Comparisons can also be made between Last of the Breed and the 1985 feature film Rocky IV starring Sylvester Stallone. In the blockbuster hit, Rocky travels to the Soviet Union to battle the evil and seemingly unbeatable Russian boxer Drago as a representative of the United States and to seek revenge for his friend's death at Drago's hands. Rocky is virtually alone against the entire communist nation as he trains for the biggest fight of his life while running through waist high snow and crossing gushing streams in the Siberian north. Just as Mack traverses the frozen landscape in order to defeat his enemies and escape from the country, Rocky must battle the elements to give him the necessary strength to defend the United States against it Soviet enemy. Both the book and the film are a testament to the selling power of media interpretation of the conflict between the superpowers, and although Sylvester Stallone is no Native American, he is a worthy representative of the United States, hailing from the most American of cities: New York.
The other similarity between Rocky IV and Last of the Breed is the plot line where both protagonists are the underdog in a battle against a worthy and seemingly unbeatable foe. Many popular novels and films follow the same pattern and L'Amour's writing is known for just such a motif. According to Dictionary of Literary Biography writer Mitchel Roth, the novel also "employs one of L'Amour's greatest themes, the Darwinian notion that the strong will survive and the weak will not." L'Amour was known for his Western tales where the lone cowboy would battle a corrupt ranch owner and his evil henchman in a seemingly lopsided conflict, only to prevail in the end because of his ability to reference pertinent information about his own skills and his enemies' weaknesses and to apply them to the situation at hand. Mack triumphs in the same fashion as he constantly out-thinks his pursuers and remains one step ahead of them, using his superior intellect and physical strength to foil their persistent attempts to capture him. Readers never tired of L'Amour's character blueprint and their longing for the true American hero, down on his luck, but with the inner strength to defeat the villain kept his novels written in the 1980's on the bestseller list.
Last of the Breed was a departure from his prototypical Old West plot because of its present-day time frame, and was also distinct from all his other works. However, Using the same stencil that he used to create his Western protagonists, L'Amour made another lasting hero of Joe Mack. Although he never had the staying power of the men of the Sackett clan, Mack nevertheless fit the specifications for the Western hero that L'Amour sold to his audience as the epitome of justice, morality and strength. Mack is, like L'Amour's previous characters, "broad-shouldered, thin-hipped, military in bearing, taciturn but capable of poetic utterance, and possessed of a philosopher's appreciation of scenes, beasts and women. He is always a fighter-and a wild one if aroused- but rarely throws the first punch or shoots the first bullet. He fights with fists as often as with firearms, can take enormous punishment, and retaliates with swift precision" (Gale, 99). Mack fits the hero mold to a tee and once L'Amour had created the man, he had to choose an environment where Mack would feel comfortable using all the wilderness skills that his Native American forefathers had taught him.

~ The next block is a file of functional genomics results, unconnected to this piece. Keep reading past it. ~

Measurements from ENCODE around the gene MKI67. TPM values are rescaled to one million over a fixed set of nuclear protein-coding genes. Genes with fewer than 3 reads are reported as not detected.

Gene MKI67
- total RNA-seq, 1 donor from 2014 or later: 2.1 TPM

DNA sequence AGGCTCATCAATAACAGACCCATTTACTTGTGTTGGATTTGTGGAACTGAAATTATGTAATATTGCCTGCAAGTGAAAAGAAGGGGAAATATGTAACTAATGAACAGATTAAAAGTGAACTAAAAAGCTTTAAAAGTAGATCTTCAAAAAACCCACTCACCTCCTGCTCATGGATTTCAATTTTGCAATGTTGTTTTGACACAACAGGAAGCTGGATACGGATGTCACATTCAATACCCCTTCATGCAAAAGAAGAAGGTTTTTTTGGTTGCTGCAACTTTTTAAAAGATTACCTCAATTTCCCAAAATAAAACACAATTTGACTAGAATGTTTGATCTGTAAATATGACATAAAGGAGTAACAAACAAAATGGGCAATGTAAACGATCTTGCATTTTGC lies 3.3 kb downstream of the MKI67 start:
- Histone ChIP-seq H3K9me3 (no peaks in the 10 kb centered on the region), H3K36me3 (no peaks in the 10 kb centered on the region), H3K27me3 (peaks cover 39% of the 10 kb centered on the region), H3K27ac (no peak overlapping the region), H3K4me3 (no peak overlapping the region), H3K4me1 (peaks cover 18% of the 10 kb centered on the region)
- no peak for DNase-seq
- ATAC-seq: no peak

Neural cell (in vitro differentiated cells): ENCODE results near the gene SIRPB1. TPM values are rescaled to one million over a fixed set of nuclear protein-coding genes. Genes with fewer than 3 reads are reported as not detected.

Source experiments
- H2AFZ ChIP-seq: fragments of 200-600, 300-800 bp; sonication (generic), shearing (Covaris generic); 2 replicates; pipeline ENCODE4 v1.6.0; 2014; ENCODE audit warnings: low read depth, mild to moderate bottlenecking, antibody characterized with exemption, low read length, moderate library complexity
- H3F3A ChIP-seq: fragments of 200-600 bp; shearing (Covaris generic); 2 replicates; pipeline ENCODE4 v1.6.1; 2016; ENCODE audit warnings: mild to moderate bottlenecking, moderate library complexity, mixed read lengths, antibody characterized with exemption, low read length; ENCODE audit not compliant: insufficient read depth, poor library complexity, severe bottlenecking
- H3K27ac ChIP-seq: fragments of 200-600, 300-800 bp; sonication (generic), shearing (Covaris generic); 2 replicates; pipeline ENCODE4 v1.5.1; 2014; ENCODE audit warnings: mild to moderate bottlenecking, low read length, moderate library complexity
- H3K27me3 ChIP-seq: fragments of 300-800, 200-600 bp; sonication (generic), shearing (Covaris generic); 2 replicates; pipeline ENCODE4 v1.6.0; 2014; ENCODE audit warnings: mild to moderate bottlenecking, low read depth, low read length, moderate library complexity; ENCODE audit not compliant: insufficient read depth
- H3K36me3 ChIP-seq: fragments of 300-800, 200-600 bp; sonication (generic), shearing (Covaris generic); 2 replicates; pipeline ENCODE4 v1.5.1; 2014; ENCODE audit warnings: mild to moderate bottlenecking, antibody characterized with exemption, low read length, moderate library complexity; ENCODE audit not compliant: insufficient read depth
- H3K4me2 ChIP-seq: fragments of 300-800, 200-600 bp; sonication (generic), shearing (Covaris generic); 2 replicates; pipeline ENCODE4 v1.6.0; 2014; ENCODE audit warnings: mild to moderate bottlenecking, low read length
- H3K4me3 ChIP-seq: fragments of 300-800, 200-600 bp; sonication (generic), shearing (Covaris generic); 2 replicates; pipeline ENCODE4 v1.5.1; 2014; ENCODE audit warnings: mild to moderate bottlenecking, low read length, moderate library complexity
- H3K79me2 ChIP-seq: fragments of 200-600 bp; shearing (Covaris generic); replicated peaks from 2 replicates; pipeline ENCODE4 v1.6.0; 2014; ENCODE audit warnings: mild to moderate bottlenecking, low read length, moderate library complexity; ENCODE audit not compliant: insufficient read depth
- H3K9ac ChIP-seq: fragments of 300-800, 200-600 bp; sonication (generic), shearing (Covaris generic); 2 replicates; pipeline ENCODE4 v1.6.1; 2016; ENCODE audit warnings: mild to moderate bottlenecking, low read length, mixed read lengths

In order to utilize his best selling novel pattern, L'Amour needed a setting that would appeal to his loyal audience because of its similarity to the Old West. In Siberia, L'Amour found an environment that was similar enough to give his characters the same free-range atmosphere in which to play out their sometimes deadly games of wilderness survival. Although the characters in Last of the Breed never fall asleep under the stars to the sounds of a lowing herd of Texas longhorns, they still smell the crisp fresh air of an uncluttered and unpopulated world. If L'Amour had placed Joe Mack in a John LeCarresque European spy setting, he would have found himself completely out of his element, and readers would be without their blessed expansive horizons and natural simplicity. L'Amour is known for his nature watercolors that emphasize the fact that under a vast and often tumultuous sky, man conducts affairs puny in comparison. Colonel Zamatev's persistent manhunt for the escaped American Air Force pilot across the barren landscape is just such a picture.